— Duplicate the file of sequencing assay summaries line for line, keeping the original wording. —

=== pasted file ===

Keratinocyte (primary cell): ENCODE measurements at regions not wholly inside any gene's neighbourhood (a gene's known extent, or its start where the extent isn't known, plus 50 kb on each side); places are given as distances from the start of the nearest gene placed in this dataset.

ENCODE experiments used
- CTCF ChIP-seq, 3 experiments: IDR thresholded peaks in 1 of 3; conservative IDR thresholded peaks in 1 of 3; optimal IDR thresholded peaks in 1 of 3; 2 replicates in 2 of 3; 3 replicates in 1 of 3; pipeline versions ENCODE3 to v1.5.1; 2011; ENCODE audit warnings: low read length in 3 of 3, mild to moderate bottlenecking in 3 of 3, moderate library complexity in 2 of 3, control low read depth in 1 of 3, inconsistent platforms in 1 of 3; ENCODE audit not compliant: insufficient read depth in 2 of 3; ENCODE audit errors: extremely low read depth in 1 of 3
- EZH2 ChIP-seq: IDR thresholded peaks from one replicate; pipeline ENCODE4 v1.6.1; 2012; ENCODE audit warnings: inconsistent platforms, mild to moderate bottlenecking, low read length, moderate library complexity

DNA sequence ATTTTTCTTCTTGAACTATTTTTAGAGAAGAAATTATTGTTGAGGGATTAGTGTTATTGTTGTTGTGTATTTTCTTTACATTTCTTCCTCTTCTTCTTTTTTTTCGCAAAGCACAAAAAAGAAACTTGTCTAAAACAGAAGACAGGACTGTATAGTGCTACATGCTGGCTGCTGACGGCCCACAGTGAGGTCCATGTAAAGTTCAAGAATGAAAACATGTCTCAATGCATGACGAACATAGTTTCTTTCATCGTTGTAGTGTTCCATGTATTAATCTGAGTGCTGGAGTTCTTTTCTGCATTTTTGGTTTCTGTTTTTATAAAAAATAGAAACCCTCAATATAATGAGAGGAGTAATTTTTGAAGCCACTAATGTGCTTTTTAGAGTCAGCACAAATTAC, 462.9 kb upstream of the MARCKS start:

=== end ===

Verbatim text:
Keratinocyte (primary cell): ENCODE measurements at regions not wholly inside any gene's neighbourhood (a gene's known extent, or its start where the extent isn't known, plus 50 kb on each side); places are given as distances from the start of the nearest gene placed in this dataset.

ENCODE experiments used
- CTCF ChIP-seq, 3 experiments: IDR thresholded peaks in 1 of 3; conservative IDR thresholded peaks in 1 of 3; optimal IDR thresholded peaks in 1 of 3; 2 replicates in 2 of 3; 3 replicates in 1 of 3; pipeline versions ENCODE3 to v1.5.1; 2011; ENCODE audit warnings: low read length in 3 of 3, mild to moderate bottlenecking in 3 of 3, moderate library complexity in 2 of 3, control low read depth in 1 of 3, inconsistent platforms in 1 of 3; ENCODE audit not compliant: insufficient read depth in 2 of 3; ENCODE audit errors: extremely low read depth in 1 of 3
- EZH2 ChIP-seq: IDR thresholded peaks from one replicate; pipeline ENCODE4 v1.6.1; 2012; ENCODE audit warnings: inconsistent platforms, mild to moderate bottlenecking, low read length, moderate library complexity

DNA sequence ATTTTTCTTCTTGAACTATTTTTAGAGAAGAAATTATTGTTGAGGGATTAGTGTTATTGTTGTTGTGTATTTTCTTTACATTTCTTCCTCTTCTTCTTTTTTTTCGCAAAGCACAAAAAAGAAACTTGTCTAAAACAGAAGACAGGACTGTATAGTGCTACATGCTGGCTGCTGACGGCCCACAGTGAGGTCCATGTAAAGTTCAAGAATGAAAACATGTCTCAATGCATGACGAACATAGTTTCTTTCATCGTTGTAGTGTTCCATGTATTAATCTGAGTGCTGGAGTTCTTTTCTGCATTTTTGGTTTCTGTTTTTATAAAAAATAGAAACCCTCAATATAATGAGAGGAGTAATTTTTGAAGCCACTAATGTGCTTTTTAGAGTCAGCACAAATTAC, 462.9 kb upstream of the MARCKS start: